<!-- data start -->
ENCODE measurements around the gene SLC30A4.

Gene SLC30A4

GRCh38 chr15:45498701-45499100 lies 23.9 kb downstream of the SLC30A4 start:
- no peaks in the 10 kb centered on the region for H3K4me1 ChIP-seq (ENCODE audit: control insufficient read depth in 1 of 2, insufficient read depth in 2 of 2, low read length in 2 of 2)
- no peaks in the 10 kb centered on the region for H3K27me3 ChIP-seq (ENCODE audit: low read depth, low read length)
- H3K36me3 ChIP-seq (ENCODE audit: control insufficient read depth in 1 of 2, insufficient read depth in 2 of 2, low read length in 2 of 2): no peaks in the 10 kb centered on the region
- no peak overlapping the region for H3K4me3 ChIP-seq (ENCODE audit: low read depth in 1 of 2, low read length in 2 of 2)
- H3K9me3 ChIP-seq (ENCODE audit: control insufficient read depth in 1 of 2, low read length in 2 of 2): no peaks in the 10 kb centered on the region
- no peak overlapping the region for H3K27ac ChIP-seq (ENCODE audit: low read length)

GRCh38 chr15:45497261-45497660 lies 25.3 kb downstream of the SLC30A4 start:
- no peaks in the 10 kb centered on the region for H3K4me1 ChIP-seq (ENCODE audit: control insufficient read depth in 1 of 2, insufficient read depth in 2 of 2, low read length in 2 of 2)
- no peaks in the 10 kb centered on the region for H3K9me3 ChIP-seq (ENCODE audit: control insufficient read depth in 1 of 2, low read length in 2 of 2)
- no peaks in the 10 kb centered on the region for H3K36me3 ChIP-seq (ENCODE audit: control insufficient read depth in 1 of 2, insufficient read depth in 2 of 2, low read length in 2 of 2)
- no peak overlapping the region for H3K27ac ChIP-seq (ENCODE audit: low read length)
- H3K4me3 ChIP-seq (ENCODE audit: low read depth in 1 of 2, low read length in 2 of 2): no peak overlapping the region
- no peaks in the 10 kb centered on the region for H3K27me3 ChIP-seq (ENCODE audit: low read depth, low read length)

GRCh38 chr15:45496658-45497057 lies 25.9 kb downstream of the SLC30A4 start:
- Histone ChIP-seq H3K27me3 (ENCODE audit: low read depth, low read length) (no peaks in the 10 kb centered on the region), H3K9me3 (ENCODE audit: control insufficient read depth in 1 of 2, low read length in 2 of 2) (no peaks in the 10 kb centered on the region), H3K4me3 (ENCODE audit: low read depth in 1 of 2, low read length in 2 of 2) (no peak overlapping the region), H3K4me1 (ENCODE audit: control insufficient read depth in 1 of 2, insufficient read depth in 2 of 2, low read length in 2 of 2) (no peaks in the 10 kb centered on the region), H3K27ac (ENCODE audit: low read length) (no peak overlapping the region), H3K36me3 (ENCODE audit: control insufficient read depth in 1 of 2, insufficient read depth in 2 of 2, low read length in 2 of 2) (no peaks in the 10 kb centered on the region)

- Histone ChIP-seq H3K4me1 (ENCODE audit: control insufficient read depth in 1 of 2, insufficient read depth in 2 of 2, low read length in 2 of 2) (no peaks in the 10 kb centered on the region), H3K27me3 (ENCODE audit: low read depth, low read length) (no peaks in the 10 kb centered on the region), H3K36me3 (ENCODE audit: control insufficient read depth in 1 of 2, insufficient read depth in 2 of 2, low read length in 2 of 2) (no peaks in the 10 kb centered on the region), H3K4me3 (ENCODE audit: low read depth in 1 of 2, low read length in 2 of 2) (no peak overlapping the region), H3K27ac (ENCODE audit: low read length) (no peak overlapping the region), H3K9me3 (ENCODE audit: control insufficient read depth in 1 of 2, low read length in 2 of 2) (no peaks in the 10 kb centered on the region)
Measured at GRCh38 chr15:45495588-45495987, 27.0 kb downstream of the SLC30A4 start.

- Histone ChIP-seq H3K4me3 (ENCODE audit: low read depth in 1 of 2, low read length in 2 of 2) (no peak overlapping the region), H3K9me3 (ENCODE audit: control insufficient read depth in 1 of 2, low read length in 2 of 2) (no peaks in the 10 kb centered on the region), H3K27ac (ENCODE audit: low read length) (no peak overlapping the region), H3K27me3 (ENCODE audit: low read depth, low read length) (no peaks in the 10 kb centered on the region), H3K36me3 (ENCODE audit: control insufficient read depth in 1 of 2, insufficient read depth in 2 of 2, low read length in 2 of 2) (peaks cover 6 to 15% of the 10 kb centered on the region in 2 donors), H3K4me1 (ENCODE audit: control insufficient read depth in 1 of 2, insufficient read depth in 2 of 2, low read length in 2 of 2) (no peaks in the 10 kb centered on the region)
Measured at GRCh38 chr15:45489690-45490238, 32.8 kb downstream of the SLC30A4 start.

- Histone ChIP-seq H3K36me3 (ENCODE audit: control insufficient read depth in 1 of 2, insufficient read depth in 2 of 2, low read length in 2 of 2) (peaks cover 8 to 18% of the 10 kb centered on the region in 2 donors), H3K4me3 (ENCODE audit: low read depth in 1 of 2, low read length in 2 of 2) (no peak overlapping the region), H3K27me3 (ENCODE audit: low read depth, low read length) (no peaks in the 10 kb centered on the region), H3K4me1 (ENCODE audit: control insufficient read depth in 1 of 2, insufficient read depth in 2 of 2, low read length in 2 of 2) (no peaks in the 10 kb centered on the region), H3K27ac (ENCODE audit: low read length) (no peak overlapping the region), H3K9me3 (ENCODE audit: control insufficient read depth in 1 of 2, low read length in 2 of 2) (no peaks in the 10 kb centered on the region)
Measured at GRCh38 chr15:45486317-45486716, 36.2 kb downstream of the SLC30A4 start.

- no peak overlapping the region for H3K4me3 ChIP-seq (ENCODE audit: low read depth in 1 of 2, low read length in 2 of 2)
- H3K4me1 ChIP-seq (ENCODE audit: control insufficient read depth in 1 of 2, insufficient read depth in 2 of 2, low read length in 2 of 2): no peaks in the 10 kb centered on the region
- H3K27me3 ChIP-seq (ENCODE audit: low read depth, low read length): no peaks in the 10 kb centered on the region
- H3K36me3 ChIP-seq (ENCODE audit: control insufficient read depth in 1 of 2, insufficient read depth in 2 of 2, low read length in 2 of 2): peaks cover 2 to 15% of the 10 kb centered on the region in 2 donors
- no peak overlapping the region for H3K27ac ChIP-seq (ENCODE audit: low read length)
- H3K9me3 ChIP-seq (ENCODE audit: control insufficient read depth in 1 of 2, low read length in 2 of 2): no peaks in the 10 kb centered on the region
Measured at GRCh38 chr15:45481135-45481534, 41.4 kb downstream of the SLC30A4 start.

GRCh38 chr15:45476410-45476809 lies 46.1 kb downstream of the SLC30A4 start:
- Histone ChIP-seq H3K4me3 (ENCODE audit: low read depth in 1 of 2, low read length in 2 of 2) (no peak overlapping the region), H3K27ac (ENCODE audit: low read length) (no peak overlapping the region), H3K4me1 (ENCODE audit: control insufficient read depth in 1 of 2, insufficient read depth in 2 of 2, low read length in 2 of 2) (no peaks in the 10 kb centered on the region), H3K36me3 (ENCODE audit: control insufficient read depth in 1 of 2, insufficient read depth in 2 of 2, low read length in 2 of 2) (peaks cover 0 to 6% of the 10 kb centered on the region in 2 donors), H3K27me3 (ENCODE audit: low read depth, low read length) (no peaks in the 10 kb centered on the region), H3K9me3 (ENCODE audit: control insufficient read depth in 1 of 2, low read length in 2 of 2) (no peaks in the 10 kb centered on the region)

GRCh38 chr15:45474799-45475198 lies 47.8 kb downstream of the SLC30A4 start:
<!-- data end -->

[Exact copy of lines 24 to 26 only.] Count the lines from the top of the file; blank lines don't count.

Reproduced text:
Measured at GRCh38 chr15:45486317-45486716, 36.2 kb downstream of the SLC30A4 start.

- no peak overlapping the region for H3K4me3 ChIP-seq (ENCODE audit: low read depth in 1 of 2, low read length in 2 of 2)
- H3K4me1 ChIP-seq (ENCODE audit: control insufficient read depth in 1 of 2, insufficient read depth in 2 of 2, low read length in 2 of 2): no peaks in the 10 kb centered on the region